Rigby’s rush through the corridor into the Great Hall slowed almost without him noticing as he realised he could hear echoes of his crutches hitting the stone beneath his paw. All the harried rustling whispers of raised and worried voices that he’d followed out of the kitchen had faded until they were left only in his mind, making him shrink into his shoulders as he took in the frozen tableau of surprised stiff woodlanders. Both doors were crowded, one heavy table hoisted halfway through the entrance to the courtyard where a few of the Dibbuns were caught under bushes unable to scurry into the cloister before the bird had stooped. A good number were gathered by the windows, however, the abbey beasts wanting to see for themselves what was going on outside.
It was an impressive image, adding weight to a moment already heavy with dread. The panic had vanished and been replaced by shock, confusion, horror, and, in some cases, grim determination. But no matter their differing emotions, every one of them were looking in the same direction. Gathered at door and windows, staring out, ears pricked towards the unexpected pronouncement.
Arriving late, Rigby didn’t hear all of it, but he caught the tail end.
"All I seek is the blade, hand it over and you may resume your festivities without fear."
At first, he wasn’t sure who was speaking, or really what they were asking for, being behind the crowd and rather unable to see beyond. But his confused search for answers stopped at a flash of red above fading colours and a proud figure standing beneath a gleaming sword. Breath catching in his throat as he glanced between the now silent open doors and the sword on the wall, Rigby’s paws clenched around the handles supporting his weight. That blade…? Was it the bird talking? Was it… threatening them?
A flash of dark motion reflected in the metal had him turning towards the courtyard door, seeing the table settled back on the ground and two mice rushing out with an otter and shrew covering them to sweep the Dibbuns up in their arms without pausing until they were under the roof on the other side. Out of danger then… And there was his mother hurrying around the cloister to join them with some bandages, just in case, he hoped. And his grandfather was at the door… He couldn’t see his father or grandmother, but he didn’t think they’d be in any danger. Oh, he found Zaris in the next instant guarding the courtyard as well, but where was Abbot Murty? He was glancing over a few of the round, dark-furred mole heads he’d already spotted to see if any of them was the old abbot when another thought chilled him further. Was Brother Jethro still up on the wall?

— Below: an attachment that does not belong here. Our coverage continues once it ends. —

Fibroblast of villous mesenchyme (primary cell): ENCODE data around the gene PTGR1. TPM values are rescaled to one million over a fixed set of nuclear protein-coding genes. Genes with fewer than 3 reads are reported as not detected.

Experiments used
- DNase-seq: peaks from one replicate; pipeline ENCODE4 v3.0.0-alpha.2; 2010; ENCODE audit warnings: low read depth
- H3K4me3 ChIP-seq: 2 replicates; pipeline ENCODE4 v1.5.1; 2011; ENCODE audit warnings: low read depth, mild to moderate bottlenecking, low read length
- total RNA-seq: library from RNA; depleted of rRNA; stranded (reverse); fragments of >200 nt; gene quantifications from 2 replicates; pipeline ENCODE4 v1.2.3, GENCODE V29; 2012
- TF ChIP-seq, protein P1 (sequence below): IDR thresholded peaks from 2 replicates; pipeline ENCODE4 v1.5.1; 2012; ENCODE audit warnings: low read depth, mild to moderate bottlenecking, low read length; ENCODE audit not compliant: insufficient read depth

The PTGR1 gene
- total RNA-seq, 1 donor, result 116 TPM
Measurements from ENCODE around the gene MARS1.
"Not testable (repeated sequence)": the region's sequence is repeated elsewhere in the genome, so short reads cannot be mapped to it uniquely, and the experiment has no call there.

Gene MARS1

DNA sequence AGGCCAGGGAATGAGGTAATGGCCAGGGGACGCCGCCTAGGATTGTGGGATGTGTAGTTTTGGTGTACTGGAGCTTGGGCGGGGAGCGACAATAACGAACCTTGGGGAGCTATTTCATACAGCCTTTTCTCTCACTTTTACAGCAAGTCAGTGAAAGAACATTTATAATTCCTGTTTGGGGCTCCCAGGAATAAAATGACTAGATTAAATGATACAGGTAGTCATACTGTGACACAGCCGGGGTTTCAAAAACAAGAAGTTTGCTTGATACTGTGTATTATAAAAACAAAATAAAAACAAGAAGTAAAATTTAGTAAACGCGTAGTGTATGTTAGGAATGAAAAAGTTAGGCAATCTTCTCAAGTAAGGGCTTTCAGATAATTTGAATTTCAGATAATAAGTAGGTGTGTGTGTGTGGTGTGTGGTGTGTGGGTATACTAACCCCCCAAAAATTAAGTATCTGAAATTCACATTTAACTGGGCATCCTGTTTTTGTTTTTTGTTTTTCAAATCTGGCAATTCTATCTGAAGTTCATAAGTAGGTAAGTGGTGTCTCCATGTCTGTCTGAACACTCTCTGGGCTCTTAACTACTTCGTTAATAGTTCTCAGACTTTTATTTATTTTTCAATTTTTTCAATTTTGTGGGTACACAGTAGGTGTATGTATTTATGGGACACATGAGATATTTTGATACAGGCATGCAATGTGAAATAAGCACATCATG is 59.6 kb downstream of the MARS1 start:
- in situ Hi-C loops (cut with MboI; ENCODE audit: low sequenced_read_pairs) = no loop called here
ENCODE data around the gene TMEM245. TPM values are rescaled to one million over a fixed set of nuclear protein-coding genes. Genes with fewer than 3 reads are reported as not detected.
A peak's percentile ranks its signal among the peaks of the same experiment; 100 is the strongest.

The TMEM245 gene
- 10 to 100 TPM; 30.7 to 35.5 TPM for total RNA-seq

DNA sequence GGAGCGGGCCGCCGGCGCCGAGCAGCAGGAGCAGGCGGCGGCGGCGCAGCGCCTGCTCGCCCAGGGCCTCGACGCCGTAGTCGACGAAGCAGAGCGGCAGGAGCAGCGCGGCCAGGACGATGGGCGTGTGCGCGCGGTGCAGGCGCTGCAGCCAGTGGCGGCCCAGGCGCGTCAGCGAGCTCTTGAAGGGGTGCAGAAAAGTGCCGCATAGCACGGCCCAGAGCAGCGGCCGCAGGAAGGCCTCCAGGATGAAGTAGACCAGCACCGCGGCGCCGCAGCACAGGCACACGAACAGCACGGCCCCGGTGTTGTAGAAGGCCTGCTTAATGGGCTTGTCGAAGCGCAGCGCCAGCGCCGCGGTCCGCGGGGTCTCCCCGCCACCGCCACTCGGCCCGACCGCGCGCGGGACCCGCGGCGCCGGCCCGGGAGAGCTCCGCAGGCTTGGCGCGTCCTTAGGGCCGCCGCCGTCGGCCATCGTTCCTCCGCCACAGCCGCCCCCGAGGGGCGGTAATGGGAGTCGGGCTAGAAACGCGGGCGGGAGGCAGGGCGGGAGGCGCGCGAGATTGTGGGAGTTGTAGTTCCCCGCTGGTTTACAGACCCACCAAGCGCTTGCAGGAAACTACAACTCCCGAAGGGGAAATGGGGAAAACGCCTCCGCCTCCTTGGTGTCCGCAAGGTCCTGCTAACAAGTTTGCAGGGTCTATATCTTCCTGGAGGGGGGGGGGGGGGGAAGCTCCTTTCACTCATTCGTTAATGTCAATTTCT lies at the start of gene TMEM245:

That thought sent him scrambling to the nearest window as the rest of the abbey dwellers shook themselves out of their confused startlement and exchanged shocked, affronted stares amongst themselves, more than one beginning to protest the absurd demand and proclamation. What new Lord? What promised wealth? What utter codswallop! What army? A few muttered more quietly. Coming from where? Coming here?
But Rigby, still mostly ignorant of the bird’s goal, squeezed his way to the forefront of the small group blocking his view and froze much as they all had when he saw the silhouette perched so imperiously above the gate. His breath came in a gasp of awe and no small amount of fear. It was not small. He was far more accustomed to the sight of wrens and robins, though he’d seen a few sketches of raptors before, they didn’t quite do justice to the heft and curve of the beak, even so far away as they were… “But where is-AH! Brother Jethro! Good. He’s safe…” For the moment, anyway. The vole was tucked up in the corner where the gatehouse joined the wall, clutching his quarterstave and glaring fiercely upwards. “Can he even see it from that angle?” Okay, maybe not the most productive question… But his only other thought was, “Now what?”
It seemed he wasn’t the only one uncertain as to how to proceed. Of course, no one wanted to just hand over the symbol of one of their founders, the pride and security of their Abbey, but… it was worth far less than anyone’s life. Maybe the bird would give up if they offered it some extremely tasty trifle.
Only then did he hear a few muttered questions and brief shushing as those nearer the doors shushed the others and pricked their ears, listening hard as another voice, one far more familiar and welcome, sounded out a cheery verse.
“Is that Ellis?
Does anyone else hear that?
Wasn’t he in the cellar still?
Doesn’t he see the bird?
Are you daft?! Of course, he’s seen it, have to be blind not to!”
A quiet cough startled the conversationalists into meek silence when they saw Tybalt next to them, just as well, really, now everyone could make out the hedgehog’s voice as he sang a song most of them enjoyed. A lively little tale about close calls and mischief, usually, but the new context rather changed its tone significantly. They were all frowning anew as they watched the old cellarhog stand in the gateway and stare up at the ominous shadow above him with seemingly no fear. Even if no one else was impressed, Rigby certainly was. He couldn’t take his eyes off the pair, not even to question his nearest neighbour on what he’d missed. “What prince fella? Is the bird a prince?”